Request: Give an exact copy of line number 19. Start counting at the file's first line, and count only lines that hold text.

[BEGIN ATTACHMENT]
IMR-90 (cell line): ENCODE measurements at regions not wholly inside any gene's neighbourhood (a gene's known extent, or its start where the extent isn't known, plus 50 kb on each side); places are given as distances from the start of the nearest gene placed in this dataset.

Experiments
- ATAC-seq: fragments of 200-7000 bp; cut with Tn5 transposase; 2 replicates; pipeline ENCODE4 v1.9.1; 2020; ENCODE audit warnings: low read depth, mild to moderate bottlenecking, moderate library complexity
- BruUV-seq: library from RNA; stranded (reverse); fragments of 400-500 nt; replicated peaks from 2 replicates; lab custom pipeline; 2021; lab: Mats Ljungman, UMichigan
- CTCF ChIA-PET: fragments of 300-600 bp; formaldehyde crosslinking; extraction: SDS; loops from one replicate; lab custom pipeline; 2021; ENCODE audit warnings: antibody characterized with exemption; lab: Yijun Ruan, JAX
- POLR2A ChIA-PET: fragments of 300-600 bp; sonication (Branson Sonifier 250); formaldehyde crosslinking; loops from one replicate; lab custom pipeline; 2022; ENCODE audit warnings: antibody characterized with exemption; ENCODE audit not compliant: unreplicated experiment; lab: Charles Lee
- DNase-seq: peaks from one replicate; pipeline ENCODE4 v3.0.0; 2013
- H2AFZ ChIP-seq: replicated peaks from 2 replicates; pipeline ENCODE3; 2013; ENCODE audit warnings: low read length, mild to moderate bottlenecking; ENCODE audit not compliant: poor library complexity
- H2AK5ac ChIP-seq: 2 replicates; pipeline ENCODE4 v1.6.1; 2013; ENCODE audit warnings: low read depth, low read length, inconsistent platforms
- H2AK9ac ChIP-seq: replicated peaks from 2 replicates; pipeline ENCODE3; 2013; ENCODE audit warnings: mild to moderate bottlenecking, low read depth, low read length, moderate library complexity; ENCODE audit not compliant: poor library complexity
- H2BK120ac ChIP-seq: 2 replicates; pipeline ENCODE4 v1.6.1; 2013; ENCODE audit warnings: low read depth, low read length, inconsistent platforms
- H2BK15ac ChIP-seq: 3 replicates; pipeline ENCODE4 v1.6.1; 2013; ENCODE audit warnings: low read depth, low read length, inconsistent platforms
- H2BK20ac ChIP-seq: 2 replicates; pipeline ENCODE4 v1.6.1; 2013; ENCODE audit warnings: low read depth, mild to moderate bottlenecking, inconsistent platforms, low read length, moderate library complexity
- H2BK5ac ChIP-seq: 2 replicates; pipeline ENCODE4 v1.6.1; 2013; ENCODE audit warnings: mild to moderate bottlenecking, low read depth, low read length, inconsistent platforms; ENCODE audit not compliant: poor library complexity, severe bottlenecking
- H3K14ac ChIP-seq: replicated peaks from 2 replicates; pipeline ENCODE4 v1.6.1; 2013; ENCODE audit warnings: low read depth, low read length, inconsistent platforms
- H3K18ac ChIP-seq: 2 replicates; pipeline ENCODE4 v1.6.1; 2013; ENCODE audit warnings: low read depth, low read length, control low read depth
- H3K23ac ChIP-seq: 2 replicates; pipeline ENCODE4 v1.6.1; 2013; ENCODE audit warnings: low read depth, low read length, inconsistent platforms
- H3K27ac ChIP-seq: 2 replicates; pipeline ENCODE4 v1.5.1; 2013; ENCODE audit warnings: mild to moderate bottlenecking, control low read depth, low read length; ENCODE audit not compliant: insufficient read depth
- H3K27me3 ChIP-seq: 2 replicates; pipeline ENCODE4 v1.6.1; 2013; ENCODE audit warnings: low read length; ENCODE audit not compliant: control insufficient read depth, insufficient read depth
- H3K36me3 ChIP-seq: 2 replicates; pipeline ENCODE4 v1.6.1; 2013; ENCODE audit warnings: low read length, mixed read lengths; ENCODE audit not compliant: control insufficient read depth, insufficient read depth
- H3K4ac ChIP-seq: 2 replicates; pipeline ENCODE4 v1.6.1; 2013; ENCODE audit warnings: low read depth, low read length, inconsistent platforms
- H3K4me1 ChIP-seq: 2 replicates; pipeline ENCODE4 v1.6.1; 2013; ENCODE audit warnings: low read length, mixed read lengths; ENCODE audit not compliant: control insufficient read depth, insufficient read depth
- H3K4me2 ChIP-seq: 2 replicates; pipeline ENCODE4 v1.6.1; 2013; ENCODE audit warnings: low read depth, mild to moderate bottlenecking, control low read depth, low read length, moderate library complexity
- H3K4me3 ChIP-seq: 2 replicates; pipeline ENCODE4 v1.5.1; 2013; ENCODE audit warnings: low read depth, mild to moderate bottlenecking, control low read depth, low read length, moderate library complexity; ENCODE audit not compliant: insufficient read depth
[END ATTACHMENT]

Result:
- H3K27me3 ChIP-seq: 2 replicates; pipeline ENCODE4 v1.6.1; 2013; ENCODE audit warnings: low read length; ENCODE audit not compliant: control insufficient read depth, insufficient read depth